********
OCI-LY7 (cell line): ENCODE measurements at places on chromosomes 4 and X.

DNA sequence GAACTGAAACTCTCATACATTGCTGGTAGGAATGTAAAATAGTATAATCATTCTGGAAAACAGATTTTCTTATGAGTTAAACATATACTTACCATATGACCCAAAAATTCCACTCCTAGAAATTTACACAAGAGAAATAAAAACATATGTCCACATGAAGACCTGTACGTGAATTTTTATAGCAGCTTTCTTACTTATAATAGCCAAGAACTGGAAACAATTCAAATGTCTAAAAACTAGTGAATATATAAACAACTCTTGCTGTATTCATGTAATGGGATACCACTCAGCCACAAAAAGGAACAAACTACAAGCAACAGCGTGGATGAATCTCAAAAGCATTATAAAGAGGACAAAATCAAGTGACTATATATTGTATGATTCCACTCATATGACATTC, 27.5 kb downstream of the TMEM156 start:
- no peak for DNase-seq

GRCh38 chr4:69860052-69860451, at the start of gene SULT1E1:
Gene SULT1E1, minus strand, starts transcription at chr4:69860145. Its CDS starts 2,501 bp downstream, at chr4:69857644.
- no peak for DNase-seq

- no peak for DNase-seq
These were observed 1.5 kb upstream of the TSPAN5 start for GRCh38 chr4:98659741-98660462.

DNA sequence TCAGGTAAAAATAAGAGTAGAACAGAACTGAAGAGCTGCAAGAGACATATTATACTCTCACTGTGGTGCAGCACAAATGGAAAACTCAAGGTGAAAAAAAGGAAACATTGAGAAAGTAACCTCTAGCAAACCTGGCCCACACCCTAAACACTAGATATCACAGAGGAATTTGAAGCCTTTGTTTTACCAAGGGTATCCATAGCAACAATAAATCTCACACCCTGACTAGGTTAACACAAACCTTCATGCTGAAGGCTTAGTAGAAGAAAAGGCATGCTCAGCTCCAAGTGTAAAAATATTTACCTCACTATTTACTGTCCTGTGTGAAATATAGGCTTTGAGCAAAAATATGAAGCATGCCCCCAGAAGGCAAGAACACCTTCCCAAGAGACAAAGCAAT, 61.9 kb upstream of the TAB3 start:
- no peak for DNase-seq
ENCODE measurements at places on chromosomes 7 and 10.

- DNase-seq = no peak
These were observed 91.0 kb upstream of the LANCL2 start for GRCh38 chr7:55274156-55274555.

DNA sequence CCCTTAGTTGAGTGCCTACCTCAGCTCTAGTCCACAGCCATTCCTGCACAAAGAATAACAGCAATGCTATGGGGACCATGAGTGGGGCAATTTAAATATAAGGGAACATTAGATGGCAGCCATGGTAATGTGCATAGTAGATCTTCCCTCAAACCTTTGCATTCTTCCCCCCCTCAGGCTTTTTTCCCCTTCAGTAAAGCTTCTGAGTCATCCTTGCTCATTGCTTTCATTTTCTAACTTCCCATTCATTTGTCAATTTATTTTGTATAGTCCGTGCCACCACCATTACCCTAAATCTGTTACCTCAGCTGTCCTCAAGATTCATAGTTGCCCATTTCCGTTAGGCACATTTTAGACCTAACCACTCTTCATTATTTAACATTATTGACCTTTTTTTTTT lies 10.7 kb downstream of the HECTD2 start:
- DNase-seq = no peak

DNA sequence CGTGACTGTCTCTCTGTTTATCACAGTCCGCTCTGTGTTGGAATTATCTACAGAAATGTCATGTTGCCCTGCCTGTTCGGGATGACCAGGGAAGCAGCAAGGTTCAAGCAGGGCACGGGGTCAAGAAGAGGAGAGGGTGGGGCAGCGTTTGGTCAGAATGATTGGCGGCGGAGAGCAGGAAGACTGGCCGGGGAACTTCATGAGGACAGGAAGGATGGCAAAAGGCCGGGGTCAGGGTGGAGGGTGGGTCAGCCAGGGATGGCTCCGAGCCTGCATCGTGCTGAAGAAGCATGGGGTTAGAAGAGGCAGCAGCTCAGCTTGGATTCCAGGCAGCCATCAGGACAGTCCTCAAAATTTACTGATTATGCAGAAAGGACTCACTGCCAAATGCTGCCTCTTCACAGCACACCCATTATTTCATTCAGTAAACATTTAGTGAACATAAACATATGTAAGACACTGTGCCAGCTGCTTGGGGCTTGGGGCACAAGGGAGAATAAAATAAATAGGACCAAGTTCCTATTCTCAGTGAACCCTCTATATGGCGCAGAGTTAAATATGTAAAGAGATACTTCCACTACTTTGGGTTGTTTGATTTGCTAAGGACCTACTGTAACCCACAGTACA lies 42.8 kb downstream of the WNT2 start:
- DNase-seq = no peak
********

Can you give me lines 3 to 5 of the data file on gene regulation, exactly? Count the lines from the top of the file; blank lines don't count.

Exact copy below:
- no peak for DNase-seq

GRCh38 chr4:69860052-69860451, at the start of gene SULT1E1:
Gene SULT1E1, minus strand, starts transcription at chr4:69860145. Its CDS starts 2,501 bp downstream, at chr4:69857644.